Sunday, October 17, 2010
That's the topic of this article from the most recent volume of The Journal of Legal Education - "Beyond Role Playing: Using Drama in Legal Education" 60 J. Legal Edu. 147 (2010) written by three professors from the Chinese University of Hong Kong.
Here's an excerpt:
Using drama in education is not a novelty. Educators have long used it to achieve a variety of pedagogical goals.1 Drama can be employed as a tool for research, reflection, and skill-building, from assigning students to read and comment on plays to asking students to write and produce their own plays.2 But beyond the use of role-playing to teach specific legal skills, the potential for incorporating drama in legal education has not been explored.
As the Chinese University of Hong Kong admitted its first class of law students in 2006, the faculty sought ways to showcase its emphasis on an active learning process. Toward that end, the staff wrote and acted in a mock trial drama for the University Open Day 2005, where prospective students and their parents visit different departments to learn about the opportunities that the university offers. The drama was intended to demonstrate the values and processes of the common law, as well as to illustrate the school’s commitment to innovation.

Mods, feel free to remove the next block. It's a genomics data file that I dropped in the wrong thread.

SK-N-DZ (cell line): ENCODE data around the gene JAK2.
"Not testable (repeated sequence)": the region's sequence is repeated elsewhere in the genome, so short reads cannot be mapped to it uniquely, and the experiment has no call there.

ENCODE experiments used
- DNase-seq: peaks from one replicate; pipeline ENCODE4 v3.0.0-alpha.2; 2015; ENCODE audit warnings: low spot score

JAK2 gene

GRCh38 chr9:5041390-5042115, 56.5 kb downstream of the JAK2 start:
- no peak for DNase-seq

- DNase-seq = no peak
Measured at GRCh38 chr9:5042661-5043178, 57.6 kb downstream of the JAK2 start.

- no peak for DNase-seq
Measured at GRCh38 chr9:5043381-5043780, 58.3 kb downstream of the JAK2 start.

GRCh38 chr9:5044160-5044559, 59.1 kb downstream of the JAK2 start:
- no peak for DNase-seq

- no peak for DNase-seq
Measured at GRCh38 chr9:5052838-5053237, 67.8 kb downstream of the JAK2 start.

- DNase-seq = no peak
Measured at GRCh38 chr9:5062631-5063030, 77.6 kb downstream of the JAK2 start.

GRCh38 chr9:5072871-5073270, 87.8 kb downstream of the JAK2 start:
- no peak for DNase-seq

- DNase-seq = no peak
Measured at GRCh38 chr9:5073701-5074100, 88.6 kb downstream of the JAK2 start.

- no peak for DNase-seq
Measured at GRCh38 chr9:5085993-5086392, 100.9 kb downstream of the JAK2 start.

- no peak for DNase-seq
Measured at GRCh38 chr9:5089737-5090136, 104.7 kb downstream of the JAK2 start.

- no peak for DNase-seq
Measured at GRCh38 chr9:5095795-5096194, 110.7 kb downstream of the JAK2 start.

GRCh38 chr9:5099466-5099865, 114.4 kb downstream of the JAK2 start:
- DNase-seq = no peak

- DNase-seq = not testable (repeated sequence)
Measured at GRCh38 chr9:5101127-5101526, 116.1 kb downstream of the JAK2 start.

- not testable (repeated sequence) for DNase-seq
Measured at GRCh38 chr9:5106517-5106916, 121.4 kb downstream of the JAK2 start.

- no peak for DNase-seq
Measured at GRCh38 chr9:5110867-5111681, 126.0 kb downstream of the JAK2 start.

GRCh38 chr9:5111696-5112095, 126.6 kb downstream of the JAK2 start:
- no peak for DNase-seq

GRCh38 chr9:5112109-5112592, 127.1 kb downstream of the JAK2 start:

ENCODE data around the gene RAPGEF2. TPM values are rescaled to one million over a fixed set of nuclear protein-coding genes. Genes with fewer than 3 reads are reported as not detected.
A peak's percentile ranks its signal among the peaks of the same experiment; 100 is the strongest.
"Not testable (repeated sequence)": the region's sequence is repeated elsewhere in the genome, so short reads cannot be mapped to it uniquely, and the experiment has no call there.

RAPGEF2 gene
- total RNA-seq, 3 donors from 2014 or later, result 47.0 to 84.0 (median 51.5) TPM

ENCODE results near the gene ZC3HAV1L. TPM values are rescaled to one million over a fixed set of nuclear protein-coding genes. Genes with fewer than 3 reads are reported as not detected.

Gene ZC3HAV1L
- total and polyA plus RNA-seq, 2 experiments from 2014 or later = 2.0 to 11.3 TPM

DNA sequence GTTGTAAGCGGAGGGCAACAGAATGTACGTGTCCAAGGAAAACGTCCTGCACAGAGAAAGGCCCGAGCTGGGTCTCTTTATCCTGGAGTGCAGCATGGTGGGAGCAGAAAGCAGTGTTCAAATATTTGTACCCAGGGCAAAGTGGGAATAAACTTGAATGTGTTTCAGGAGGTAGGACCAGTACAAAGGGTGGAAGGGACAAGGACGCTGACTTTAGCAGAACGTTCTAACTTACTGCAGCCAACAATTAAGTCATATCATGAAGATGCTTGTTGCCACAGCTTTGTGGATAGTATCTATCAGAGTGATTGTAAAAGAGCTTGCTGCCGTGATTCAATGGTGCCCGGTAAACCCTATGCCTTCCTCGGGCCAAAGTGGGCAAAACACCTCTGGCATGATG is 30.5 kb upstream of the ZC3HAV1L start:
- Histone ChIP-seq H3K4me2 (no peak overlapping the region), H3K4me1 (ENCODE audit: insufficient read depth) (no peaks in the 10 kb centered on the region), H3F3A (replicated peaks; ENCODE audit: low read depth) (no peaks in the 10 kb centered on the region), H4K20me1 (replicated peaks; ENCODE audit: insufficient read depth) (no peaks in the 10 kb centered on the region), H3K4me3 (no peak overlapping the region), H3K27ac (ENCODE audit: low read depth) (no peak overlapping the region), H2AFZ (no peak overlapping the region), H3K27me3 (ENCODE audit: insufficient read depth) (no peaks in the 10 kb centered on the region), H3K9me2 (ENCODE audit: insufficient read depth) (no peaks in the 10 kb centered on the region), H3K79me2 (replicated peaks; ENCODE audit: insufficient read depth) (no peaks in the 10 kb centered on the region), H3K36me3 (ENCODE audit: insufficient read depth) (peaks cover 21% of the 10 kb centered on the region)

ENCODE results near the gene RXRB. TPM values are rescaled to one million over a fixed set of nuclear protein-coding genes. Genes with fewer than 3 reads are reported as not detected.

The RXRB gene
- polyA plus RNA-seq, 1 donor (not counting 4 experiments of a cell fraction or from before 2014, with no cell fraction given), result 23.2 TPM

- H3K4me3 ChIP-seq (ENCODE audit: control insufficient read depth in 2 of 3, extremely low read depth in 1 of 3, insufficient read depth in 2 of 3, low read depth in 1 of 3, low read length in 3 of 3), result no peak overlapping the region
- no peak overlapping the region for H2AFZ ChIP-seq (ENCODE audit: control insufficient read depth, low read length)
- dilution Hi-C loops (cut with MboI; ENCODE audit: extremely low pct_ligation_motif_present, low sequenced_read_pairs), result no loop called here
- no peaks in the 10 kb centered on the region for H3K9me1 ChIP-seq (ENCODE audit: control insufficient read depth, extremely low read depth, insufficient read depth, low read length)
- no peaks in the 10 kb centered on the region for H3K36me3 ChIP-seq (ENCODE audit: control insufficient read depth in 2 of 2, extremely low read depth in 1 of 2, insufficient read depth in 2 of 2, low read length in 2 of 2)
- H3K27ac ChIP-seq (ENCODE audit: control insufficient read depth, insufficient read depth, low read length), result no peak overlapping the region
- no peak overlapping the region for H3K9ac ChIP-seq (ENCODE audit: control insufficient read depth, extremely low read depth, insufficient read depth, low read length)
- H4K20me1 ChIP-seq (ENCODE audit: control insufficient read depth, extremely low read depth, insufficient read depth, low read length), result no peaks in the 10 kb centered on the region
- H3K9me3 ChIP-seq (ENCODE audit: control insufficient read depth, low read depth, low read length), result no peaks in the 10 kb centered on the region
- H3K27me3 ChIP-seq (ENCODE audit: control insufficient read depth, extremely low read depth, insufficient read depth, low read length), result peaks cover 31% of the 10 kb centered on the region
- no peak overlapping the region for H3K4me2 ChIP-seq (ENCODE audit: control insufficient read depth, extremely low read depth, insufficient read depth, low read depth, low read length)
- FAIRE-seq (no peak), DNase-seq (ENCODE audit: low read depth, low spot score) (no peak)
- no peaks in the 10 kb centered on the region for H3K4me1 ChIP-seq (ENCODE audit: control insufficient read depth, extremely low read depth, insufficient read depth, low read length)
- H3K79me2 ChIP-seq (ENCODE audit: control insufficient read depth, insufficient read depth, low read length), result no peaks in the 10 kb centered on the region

. . . .
It is suggested that there are three main ways in which drama could be utilized in the law school: as part of skills training through simulation and role play; as part of instruction in substantive law via the depiction of law or lawyers in film or theatre; and to help students explicate and analyze legal concepts by engaging students in a dramatic production.
You can read the rest here.